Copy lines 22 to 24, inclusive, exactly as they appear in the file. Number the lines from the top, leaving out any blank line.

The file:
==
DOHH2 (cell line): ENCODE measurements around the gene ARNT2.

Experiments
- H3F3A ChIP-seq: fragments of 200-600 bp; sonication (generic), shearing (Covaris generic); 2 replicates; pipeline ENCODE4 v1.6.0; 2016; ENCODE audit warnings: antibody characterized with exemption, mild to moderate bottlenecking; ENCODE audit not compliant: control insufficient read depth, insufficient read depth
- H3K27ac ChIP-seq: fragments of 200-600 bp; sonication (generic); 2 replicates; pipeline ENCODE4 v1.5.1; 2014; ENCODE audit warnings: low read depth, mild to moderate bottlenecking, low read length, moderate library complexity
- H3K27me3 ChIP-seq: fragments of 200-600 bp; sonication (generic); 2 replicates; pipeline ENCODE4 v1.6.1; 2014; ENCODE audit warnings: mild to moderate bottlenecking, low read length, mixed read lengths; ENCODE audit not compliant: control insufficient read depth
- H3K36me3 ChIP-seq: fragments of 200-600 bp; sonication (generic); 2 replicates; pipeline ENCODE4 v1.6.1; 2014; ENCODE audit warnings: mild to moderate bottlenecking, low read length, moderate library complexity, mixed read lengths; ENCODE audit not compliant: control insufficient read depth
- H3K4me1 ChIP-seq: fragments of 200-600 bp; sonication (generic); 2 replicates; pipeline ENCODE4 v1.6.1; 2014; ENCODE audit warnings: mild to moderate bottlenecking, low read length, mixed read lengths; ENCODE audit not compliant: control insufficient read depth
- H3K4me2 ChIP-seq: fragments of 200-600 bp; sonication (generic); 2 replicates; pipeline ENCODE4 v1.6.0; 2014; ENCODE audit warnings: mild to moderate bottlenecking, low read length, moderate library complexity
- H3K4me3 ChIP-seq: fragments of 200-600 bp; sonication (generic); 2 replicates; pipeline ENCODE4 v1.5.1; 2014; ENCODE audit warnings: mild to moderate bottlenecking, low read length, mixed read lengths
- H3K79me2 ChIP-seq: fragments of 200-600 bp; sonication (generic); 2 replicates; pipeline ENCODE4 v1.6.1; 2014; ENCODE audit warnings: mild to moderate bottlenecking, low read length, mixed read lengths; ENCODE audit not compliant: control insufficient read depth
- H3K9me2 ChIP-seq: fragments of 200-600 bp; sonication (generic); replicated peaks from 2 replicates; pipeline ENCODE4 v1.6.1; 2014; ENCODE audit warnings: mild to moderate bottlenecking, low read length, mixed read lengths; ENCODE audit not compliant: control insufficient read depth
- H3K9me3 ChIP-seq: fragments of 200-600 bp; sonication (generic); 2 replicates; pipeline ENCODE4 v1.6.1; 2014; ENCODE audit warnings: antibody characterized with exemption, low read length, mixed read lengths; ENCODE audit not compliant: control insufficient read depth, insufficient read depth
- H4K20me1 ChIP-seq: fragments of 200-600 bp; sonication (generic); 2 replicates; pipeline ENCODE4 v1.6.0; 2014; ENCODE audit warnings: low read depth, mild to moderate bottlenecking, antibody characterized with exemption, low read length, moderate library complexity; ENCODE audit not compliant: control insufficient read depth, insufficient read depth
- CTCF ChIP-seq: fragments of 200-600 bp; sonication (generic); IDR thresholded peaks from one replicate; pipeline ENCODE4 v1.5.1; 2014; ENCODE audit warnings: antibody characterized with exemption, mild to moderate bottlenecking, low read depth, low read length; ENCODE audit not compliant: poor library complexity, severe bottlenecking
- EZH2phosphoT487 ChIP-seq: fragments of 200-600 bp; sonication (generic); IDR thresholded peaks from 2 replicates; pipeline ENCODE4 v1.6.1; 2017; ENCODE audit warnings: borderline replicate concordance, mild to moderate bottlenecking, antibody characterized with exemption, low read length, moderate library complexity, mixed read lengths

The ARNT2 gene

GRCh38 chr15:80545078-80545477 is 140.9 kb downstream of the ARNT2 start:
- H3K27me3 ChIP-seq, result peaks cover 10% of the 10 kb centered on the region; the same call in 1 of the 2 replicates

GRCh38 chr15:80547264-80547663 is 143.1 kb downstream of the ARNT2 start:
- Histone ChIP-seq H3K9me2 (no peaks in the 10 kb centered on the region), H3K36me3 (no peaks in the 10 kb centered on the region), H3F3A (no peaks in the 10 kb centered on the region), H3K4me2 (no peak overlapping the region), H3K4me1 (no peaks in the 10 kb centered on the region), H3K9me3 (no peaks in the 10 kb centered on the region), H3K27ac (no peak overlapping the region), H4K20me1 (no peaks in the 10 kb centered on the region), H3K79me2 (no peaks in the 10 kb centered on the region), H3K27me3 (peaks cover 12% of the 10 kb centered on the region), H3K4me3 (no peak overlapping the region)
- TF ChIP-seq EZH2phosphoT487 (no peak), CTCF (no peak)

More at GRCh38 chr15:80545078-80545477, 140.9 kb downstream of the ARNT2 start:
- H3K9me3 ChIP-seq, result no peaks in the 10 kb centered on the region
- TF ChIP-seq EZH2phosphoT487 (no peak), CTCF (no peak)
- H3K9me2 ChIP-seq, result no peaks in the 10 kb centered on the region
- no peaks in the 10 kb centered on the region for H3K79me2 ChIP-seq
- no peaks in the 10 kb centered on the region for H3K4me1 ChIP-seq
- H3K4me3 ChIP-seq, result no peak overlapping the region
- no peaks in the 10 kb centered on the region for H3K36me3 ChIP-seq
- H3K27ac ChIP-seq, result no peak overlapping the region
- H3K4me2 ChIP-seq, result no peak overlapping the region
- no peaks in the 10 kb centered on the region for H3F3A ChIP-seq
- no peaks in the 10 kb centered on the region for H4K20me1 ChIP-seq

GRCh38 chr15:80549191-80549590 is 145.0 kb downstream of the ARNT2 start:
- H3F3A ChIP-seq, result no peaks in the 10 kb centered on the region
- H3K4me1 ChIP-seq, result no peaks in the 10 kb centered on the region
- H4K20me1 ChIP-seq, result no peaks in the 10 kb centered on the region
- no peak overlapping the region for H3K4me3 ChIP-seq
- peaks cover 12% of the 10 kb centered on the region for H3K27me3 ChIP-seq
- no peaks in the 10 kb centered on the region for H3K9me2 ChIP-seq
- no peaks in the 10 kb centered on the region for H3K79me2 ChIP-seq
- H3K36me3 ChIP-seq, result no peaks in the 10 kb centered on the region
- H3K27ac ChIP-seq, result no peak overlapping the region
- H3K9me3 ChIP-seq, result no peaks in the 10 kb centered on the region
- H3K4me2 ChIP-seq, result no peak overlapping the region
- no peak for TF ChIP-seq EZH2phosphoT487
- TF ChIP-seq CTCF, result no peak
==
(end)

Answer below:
More at GRCh38 chr15:80545078-80545477, 140.9 kb downstream of the ARNT2 start:
- H3K9me3 ChIP-seq, result no peaks in the 10 kb centered on the region
- TF ChIP-seq EZH2phosphoT487 (no peak), CTCF (no peak)